Cheat Sheet: How Sales Tax Requirements Could Change This Year
What’s Going On?
On April 17, 2018, the U.S. Supreme Court (“SCOTUS”) heard a landmark sales tax case (South Dakota v. Wayfair, Inc. et al.) that could change the entire landscape for businesses. In this case, SCOTUS will decide whether states can require businesses with no physical presence in the state to collect sales tax from in-state purchasers. The decision is expected to be issued this June.
If SCOTUS decides to overturn Quill Corporation v. North Dakota and remove the physical presence standard that remote sellers have relied upon for nearly half a century, this could allow states to impose sales tax collection on all sellers.
Live Webinar: Sales & Use Tax Showdown at the Supreme Court: What It Means to Your Business
Tuesday, April 24, 2018, 1:00-2:00 p.m. ET
How could pending court cases and legislation impact your company? Get answers from Cherry Bekaert sales tax experts who were inside the Supreme Court hearing the arguments firsthand.
How Did We Get Here?
For 50 years, businesses have relied on the physical presence standard that sellers are not required to collect a state’s sales tax if they have no physical presence in the taxing state. This standard was established by the landmark case National Bellas Hess, and upheld in the 1992 case Quill Corporation v. North Dakota, under which sellers are not required to collect a state’s sales tax if they have no physical presence in the taxing state.
Colorado tried to poke a hole in this physical presence wall when it enacted a sales tax notice and reporting law in 2014. This new law requires sellers to notify purchasers of their sales tax liability and provide Colorado with detail regarding all of their Colorado customers’ taxable purchases.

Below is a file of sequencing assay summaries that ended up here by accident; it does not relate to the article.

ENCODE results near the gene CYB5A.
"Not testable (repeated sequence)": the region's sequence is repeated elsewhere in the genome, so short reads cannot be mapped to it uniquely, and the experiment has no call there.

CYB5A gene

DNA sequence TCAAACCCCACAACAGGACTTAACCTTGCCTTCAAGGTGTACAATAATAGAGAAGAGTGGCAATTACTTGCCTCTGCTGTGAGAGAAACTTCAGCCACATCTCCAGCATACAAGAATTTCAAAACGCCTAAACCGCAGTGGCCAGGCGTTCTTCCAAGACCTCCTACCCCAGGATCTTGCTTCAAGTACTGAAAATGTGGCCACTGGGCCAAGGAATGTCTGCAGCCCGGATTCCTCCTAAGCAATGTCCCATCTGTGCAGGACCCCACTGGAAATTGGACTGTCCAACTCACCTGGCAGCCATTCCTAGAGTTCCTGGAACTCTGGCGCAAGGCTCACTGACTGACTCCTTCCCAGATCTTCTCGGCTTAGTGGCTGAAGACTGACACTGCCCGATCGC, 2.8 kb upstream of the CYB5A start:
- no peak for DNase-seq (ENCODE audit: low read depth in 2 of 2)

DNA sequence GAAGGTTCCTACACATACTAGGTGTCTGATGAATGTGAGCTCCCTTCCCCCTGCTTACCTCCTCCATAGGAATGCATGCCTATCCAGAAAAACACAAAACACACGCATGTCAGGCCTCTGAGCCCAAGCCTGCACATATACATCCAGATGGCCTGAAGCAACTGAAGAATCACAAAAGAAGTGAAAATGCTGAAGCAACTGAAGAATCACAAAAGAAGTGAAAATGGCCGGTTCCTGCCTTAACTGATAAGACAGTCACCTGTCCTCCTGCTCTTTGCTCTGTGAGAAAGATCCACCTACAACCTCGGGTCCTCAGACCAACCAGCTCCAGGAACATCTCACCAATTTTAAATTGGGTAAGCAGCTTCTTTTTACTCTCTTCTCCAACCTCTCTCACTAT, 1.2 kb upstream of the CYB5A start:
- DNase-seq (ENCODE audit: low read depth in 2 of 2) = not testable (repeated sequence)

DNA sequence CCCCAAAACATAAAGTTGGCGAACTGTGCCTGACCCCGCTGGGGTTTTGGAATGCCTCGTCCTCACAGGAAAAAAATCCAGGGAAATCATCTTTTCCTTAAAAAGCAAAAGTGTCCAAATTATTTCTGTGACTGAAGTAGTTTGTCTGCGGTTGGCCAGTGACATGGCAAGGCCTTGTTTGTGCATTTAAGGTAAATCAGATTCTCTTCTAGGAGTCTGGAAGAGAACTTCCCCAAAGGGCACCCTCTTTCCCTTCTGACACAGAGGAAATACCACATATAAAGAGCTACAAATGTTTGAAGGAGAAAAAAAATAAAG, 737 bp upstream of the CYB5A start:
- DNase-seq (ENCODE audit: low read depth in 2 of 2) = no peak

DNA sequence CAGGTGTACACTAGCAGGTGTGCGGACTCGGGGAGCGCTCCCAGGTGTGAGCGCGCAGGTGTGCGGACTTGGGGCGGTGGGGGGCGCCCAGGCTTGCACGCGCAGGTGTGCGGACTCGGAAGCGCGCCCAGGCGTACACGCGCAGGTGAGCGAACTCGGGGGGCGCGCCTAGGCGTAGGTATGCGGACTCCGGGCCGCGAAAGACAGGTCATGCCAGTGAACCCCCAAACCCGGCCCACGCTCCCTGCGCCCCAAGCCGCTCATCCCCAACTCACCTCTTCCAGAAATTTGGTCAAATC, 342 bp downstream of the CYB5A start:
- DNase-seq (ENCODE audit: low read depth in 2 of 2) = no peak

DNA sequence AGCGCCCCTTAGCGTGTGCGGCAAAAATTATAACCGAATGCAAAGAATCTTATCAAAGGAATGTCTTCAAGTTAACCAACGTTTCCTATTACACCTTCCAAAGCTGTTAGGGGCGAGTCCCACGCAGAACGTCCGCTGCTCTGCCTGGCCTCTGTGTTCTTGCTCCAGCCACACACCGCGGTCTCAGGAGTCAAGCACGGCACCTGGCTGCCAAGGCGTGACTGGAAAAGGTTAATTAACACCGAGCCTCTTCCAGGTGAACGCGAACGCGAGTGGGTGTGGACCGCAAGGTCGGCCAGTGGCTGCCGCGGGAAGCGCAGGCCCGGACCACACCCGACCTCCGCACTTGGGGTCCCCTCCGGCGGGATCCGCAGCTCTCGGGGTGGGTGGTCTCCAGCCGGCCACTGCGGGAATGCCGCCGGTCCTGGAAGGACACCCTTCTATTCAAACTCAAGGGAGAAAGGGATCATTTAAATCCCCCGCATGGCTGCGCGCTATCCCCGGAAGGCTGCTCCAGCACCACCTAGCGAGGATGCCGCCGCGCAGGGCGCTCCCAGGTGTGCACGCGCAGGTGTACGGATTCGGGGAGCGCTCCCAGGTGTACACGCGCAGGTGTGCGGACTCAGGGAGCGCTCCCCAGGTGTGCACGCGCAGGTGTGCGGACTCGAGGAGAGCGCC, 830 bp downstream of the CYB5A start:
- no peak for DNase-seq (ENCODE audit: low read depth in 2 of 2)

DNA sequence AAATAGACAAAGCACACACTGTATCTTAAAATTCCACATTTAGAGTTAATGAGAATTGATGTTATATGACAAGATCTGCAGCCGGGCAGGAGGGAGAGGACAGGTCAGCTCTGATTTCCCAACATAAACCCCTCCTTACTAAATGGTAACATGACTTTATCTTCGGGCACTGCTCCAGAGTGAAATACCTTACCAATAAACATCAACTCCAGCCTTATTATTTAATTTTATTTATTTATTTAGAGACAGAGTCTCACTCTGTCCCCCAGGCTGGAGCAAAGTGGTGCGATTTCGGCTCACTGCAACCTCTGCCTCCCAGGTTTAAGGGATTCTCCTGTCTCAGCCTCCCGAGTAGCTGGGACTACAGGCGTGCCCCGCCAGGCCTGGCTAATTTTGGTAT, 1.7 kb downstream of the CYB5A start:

This new Colorado law was the subject of SCOTUS’s 2015 decision in Direct Marketing Association v. Brohl. SCOTUS upheld Colorado’s notice and reporting requirement, concluding that it did not violate Quill because it did not impose a tax collection requirement on remote sellers but merely a reporting requirement.
Perhaps the most significant aspect of the DMA case was Justice Kennedy’s concurring opinion that it may be time for SCOTUS to reconsider Quill’s physical presence standard.
What’s the Current Environment?
States were quick to respond to the DMA decision and Justice Kennedy’s statement. As a result, a wave of legislation imposing DMA-like sales tax reporting and notice requirements has swept across the U.S. As of this writing, 11 states now impose this type of reporting requirement. Some states, like Washington and Pennsylvania, have imposed thresholds as low as $10,000 requiring remote sellers to either adhere to onerous notice and reporting requirements, elect to collect tax instead, or face stiff penalties with mandatory minimum penalties of $20,000 or more.
In addition to enacting these SCOTUS-sanctioned reporting requirements, states began more aggressively pushing the sales tax nexus envelope, with “kill Quill” economic nexus legislation and regulations designed to force a case up the appeal chain to SCOTUS. So far, 14 states have enacted sales tax economic nexus provisions, most of which are at various stages of appeal in those states’ courts. With Wayfair, states now have the SCOTUS case they were seeking.